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Proposed pipelines are causing a slight uproar

The flourishing supply of natural gas coming from the Marcellus and Utica shale regions in Ohio, West Virginia and Pennsylvania has become a promising area for companies that develop interstate pipeline–and a potential migraine for those who are against massive amounts of gas flowing through their property.

Currently, there are several proposed underground pipeline projects that would transport natural gas across the state from the Utica and Marcellus shale regions to northwest Ohio.

The pipeline that has caused the most controversy is the NEXUS pipeline, proposed by Spectra Energy and DTE Energy.  The 200 mile long pipeline with a diameter of 42 inches would be capable of transporting up to 2 billion cubic feet of natural gas per day. This amount would supply an estimated 20,000 homes for a year.  Gas from the pipeline would be available to industry and power plants fired by natural gas.

The NEXUS has gained so much attention not only because of its size, but also due to its proposed locations.  The pipeline would run through more heavily populated areas, including Stark, Summit, Medina and Lorain counties.

Although the production of natural gas has allowed economic growth in Ohio, especially in the traditionally low-income Appalachian region, the development of pipelines will have an opposite effect.  Property owners are worried their property values will shrink. They also expressed concerns that they will lose the ability to use their land in whatever ways they see fit and about the potential danger of leaks and explosions.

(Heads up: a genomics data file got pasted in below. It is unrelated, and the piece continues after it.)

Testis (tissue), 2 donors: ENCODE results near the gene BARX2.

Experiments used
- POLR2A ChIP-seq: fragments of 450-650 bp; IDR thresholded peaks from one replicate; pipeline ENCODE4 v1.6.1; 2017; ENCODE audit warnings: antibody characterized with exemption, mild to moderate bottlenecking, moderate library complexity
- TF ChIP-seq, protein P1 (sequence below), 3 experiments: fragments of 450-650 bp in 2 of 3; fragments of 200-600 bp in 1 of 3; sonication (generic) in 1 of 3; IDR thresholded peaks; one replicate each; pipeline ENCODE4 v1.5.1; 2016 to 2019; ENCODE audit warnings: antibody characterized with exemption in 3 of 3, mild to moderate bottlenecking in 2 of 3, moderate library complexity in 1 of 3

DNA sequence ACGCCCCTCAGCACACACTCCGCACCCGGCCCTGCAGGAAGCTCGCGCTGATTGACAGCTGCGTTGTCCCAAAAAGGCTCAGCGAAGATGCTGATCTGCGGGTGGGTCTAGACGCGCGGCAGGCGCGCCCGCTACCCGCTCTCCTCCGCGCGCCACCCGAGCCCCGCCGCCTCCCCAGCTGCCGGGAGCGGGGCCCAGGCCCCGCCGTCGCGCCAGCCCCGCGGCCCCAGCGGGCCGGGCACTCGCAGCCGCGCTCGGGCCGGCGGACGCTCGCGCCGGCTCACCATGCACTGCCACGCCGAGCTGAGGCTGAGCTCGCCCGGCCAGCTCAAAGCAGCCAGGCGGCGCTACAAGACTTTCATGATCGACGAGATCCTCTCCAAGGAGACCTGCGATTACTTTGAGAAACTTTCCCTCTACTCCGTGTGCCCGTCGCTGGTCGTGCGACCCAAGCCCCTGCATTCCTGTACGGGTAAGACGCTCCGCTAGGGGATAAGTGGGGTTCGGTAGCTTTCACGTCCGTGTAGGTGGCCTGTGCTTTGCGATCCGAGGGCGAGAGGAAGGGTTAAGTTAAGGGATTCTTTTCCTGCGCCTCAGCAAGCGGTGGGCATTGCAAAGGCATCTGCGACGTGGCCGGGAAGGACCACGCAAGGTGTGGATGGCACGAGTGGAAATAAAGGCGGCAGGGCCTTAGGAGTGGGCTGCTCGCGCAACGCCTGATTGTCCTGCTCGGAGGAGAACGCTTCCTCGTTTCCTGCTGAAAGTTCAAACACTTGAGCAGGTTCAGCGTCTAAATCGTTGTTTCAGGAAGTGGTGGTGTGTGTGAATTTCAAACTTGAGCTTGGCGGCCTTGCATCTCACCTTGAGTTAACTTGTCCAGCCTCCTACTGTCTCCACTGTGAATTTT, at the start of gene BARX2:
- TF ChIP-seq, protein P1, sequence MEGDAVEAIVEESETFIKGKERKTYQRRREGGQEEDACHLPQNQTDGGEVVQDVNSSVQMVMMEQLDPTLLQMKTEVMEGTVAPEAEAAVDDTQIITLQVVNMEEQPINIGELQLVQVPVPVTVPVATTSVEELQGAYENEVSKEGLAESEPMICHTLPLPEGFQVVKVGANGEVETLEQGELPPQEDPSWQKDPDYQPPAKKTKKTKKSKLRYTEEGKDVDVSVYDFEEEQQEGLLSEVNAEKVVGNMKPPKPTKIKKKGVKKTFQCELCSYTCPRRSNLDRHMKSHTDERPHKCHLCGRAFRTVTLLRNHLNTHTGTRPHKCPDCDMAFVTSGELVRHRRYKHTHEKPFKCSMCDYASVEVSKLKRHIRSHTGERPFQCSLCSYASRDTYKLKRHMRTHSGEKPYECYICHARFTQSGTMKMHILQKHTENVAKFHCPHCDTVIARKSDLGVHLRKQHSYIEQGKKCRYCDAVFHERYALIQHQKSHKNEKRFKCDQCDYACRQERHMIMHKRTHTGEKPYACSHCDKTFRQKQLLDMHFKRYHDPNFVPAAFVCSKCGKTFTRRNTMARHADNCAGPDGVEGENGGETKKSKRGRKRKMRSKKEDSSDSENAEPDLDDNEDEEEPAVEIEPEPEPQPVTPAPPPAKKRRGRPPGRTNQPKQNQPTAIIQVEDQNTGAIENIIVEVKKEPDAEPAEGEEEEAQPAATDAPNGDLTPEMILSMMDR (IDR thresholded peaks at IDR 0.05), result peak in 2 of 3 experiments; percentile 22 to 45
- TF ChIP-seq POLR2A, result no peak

One couple’s property is directly in the proposed path of the NEXUS pipeline. Paul and Elizabeth Gierosky moved to semi-rural York Township, just outside of Medina to fulfill their retirement dreams two years ago.  In August, the couple received a letter from NEXUS that stated their property, which consists of 34 acres, is in the direct path of the proposed pipeline.

The letter enraged the couple.  In retaliation, Paul Gierosky said he has recently refused to allow surveyors on their property and that he plans to fight NEXUS for as long as he can.  However, if the Federal Energy Regulatory Commission approves the pipeline, unfortunately Gierosky and many others will not have a choice but to accept that their land will be home to the pipeline.

Companies that are in the business of developing interstate pipelines have the legal right to use the land they need through eminent domain proceedings.  With the help from other property owners enraged by the proposed pipeline, Gierosky intends to take NEXUS to court in order to force the company to purchase their land.

Gierosky made the following statement regarding the pipeline:

They’ll ram this thing down American citizens’ throats … And they’re wrong.

Even though Gierosky and others are upset with the placement of the pipeline, Gierosky admits he does understand the need to get natural gas to market, but believes there is a safer place other than in a densely populated area.

Arhtur Diestel, NEXUS spokesman, explained that there are several regulatory steps that must be completed before the route of the pipeline is decided.  Diestel said that because of the feedback from property owners and elected officials, a different route to the south will be deliberated.

If approved, NEXUS officials hope to start and complete the $2 million pipeline in 2017.

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